AccuWeather reports lives and property will be at risk over part of the central U.S. as the risk of severe thunderstorms, flash flooding and isolated tornadoes peak during the middle of the first week of May.
People are encouraged to review their severe weather plan of action if they have not recently done so. Have an emergency kit with vital medicines, first aid, toiletries, flash light, etc., prepared. Be sure to keep your cell phone charged and enable audible alerts to receive severe weather bulletins.
Through Wednesday, the most likely time for violent storms, including tornadoes, is from 4 p.m. to 11 p.m. local time. However, some potent storms will occur earlier by day and linger later at night.
Extent of Severe Weather to Increase Tuesday Evening
Scattered thunderstorms from Tuesday afternoon are likely to ramp and increase in coverage up during Tuesday evening.
The area at risk will extend from west-central and northeastern Kansas to southeastern Nebraska and southwestern and north-central Iowa. A narrow zone of isolated severe storms will also extend southward into western Oklahoma.
The storms Tuesday evening may produce damaging wind gusts and large hail as well as flash flooding. A couple of tornadoes cannot be ruled out from the strongest storms.
Wednesday May Bring Greatest Risk for Tornadoes
On Wednesday, the risk of severe thunderstorms is forecast to extend from near the Big Bend area of Texas to northwestern Illinois and the southwestern corner of Wisconsin.
Storms with large hail, damaging wind gusts, flash flooding and isolated tornadoes may occur anywhere in this zone.
"The most likely area for tornadoes is in part of western Oklahoma as well as to central and northeastern Kansas on Wednesday," according to AccuWeather Lead Storm Warning Meteorologist Richard Putnam.
The most likely time for violent storms, including tornadoes, is from 4 p.m. to 11 p.m. local time.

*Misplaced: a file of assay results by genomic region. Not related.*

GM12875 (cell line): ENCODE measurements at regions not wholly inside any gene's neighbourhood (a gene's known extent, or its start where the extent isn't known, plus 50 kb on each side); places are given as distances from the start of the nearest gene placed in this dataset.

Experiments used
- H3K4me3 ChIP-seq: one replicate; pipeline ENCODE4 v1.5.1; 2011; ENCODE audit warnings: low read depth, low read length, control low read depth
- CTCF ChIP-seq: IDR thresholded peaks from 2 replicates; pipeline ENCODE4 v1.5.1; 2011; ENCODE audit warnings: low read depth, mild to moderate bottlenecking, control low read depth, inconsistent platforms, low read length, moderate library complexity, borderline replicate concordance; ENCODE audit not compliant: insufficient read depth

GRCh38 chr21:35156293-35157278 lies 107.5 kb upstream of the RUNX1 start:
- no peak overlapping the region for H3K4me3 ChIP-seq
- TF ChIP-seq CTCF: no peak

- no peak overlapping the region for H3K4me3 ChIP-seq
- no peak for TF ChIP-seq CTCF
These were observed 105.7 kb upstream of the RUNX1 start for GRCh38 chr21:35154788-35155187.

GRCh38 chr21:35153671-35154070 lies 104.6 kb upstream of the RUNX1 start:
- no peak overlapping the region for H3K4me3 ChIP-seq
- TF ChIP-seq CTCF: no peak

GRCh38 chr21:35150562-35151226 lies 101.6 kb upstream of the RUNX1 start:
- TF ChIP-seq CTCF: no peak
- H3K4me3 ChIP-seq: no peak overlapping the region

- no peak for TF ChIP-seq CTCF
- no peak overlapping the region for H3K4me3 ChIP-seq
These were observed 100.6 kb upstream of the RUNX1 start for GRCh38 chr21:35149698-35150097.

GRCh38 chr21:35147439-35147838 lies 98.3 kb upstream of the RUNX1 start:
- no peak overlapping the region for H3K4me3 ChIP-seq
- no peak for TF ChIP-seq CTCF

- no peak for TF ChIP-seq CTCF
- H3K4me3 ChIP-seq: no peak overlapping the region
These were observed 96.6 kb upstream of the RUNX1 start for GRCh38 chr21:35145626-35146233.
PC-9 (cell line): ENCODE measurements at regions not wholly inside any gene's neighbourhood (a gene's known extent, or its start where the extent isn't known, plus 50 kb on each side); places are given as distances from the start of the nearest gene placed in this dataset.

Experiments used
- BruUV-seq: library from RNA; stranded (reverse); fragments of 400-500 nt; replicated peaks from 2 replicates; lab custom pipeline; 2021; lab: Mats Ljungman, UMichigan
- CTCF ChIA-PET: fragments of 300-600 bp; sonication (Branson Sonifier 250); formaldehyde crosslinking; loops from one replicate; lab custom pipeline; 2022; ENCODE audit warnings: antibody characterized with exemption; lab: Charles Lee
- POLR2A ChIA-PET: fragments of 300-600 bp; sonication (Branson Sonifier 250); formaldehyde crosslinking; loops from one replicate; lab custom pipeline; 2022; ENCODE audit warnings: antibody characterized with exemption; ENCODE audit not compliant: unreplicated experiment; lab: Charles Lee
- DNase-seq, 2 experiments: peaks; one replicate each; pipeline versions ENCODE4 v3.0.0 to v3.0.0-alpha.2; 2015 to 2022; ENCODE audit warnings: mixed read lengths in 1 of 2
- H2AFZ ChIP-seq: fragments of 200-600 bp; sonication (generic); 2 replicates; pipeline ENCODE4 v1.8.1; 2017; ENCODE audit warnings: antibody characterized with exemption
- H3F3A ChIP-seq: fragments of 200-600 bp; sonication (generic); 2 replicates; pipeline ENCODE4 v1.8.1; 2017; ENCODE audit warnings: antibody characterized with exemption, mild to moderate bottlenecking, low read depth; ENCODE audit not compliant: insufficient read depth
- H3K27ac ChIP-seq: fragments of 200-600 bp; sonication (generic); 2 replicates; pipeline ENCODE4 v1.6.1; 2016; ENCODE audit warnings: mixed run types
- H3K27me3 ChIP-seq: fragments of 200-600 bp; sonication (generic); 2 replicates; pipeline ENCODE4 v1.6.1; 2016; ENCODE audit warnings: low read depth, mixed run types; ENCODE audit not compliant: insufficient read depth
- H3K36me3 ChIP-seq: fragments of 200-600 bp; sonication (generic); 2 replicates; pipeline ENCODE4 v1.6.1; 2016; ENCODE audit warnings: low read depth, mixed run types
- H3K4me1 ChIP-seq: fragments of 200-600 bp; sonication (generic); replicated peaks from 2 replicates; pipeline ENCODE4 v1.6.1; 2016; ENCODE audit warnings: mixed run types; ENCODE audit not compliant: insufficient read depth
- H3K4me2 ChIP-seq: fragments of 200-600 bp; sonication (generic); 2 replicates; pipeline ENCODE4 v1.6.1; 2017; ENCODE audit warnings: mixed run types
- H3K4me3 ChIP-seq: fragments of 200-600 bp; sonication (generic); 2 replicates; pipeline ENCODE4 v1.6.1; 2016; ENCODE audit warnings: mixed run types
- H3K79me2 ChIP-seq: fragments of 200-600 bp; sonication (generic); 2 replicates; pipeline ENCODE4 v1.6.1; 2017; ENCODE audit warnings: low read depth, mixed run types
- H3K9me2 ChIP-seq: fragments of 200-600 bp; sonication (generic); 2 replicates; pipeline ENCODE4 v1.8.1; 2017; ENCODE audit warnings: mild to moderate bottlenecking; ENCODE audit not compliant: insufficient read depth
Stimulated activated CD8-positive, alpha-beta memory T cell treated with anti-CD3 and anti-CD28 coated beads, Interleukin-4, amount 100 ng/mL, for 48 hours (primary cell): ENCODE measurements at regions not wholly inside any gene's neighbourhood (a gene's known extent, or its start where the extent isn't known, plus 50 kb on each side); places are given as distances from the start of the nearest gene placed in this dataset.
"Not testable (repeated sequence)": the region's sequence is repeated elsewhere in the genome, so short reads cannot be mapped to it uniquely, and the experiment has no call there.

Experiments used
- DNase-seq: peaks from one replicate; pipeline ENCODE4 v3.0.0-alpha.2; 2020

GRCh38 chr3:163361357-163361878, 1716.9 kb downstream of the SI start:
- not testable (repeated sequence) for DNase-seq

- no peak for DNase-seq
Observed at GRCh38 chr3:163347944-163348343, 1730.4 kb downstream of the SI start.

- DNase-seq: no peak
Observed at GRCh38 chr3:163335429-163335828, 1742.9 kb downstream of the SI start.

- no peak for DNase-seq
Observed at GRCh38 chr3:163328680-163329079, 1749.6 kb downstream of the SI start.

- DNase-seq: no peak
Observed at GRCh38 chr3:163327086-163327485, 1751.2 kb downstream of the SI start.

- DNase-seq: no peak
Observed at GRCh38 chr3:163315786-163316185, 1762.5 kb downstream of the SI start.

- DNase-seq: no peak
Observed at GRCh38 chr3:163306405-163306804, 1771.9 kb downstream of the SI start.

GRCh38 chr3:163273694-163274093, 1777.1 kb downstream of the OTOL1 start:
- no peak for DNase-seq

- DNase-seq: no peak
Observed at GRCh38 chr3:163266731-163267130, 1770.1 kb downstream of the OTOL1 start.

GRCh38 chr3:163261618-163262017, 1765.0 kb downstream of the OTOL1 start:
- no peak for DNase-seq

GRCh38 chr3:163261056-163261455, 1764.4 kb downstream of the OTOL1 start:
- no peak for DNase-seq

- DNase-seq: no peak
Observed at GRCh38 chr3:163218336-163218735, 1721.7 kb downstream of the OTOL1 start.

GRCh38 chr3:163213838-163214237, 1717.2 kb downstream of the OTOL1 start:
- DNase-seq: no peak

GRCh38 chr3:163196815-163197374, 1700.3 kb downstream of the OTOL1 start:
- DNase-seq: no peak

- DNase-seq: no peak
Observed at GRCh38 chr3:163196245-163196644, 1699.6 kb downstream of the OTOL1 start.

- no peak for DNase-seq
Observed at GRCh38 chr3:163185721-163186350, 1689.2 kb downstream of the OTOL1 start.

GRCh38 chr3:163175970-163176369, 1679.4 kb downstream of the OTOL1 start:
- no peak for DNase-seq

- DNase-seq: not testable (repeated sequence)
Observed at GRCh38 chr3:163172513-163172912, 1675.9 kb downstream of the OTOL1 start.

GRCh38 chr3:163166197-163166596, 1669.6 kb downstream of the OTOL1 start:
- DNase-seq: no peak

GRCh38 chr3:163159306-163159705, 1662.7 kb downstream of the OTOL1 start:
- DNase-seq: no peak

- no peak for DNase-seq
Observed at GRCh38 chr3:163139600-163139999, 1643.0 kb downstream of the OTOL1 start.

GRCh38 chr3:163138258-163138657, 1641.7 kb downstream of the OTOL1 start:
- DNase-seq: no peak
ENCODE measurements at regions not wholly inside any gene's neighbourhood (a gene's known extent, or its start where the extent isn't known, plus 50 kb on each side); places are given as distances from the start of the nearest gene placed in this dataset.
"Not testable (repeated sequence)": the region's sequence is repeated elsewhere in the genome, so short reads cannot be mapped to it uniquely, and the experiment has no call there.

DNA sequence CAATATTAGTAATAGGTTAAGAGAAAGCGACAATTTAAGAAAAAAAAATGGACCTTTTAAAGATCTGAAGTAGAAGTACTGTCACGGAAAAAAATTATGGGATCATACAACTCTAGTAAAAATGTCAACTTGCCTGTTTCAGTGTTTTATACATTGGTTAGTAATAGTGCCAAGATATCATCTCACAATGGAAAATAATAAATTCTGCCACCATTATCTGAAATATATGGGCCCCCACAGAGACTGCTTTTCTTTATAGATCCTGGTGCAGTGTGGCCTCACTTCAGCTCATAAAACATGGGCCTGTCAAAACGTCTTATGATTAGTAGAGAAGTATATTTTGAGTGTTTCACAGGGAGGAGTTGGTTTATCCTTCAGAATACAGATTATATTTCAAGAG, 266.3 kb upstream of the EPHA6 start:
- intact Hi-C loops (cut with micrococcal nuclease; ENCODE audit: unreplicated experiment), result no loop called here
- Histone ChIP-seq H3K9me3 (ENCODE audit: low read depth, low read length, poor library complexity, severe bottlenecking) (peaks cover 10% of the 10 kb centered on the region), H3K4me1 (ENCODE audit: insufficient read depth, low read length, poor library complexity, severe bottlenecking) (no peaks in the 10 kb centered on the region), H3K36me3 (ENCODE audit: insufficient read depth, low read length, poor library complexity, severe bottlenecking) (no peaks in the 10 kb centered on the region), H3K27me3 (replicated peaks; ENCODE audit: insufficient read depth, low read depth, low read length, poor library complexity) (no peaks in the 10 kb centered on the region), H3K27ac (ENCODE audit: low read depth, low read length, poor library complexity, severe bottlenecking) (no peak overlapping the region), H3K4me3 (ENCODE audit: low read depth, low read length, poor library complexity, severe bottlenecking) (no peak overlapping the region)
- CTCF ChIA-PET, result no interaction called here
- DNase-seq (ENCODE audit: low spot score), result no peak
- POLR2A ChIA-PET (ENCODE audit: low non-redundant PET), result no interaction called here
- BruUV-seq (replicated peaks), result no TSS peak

"South of I-20, severe storms may occur, but there are likely to be very isolated," according to AccuWeather Storm Warning Meteorologist Richard Schraeger.
From southeastern Nebraska to Illinois, the threats may be more from flash flooding, strong wind gusts and hail.
The remnants of these storms with the potential for flash flooding, frequent lightning strikes and loud thunder may reach part of the Chicago and Milwaukee areas late Wednesday night to Thursday morning. Airline passengers and motorists should expected delays for Thursday morning's rush hour.
During Thursday and Thursday night, the risk of severe thunderstorms and perhaps a few tornadoes will shift eastward and extend into part of the Northeastern states.
Remember to move indoors and stay away from windows at the first sign of a thunderstorm. If you can hear thunder, you are at risk for being struck by lightning.
If a tornado warning has been issued for your location, move to a storm shelter immediately. If no storm shelter is accessible, get into an area of the basement near as many walls as possible in case the dwelling collapses.
If there is no basement, then the safest location is a small interior room such as a closet or bathroom. Climbing into a cast iron bathtub may offer additional protection. Cover yourself with heavy blankets, cushions or a mattress if possible to protect yourself from flying debris.
Be sure to put on solid footwear, such as sneakers or hiking shoes, prior to seeking shelter. Wear durable clothing. There may be shards of glass, splinters and other hazardous debris after the storm.